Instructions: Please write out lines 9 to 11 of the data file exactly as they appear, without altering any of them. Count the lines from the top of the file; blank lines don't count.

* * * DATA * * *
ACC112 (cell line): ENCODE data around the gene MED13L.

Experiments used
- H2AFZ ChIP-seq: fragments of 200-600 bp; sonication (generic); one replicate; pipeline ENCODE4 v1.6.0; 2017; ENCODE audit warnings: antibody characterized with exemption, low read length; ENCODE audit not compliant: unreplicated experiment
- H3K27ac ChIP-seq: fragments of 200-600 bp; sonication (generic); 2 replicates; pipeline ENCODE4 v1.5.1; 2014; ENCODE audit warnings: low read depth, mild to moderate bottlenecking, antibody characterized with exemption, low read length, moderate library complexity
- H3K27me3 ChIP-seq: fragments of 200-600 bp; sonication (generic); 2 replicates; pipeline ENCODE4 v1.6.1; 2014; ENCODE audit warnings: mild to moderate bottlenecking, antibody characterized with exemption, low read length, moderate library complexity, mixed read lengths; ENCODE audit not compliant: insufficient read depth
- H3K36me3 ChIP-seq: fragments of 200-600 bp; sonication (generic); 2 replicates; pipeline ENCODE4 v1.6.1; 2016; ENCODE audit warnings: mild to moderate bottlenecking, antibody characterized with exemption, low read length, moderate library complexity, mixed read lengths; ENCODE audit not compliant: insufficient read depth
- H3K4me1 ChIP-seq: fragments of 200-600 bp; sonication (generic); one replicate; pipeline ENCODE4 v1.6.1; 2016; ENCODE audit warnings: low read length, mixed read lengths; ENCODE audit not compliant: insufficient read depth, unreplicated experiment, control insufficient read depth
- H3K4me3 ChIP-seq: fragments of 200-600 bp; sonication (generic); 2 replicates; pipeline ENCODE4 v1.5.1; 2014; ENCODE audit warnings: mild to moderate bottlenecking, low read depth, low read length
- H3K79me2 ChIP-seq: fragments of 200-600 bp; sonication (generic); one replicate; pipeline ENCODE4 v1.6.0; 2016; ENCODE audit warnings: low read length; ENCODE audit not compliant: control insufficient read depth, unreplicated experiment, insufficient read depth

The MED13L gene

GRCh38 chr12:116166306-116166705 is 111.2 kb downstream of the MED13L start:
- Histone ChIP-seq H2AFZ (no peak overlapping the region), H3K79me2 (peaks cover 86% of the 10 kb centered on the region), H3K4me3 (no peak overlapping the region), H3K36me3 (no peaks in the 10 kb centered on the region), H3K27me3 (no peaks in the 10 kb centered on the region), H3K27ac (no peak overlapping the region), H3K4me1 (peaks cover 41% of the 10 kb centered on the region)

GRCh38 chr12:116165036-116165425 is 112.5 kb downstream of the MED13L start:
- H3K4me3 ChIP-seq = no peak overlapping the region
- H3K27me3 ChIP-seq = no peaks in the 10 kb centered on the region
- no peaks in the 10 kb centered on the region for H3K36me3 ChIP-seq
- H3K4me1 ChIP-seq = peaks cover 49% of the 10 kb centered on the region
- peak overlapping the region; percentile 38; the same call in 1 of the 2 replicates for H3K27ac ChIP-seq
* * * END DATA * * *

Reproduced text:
- H3K79me2 ChIP-seq: fragments of 200-600 bp; sonication (generic); one replicate; pipeline ENCODE4 v1.6.0; 2016; ENCODE audit warnings: low read length; ENCODE audit not compliant: control insufficient read depth, unreplicated experiment, insufficient read depth

The MED13L gene

GRCh38 chr12:116166306-116166705 is 111.2 kb downstream of the MED13L start: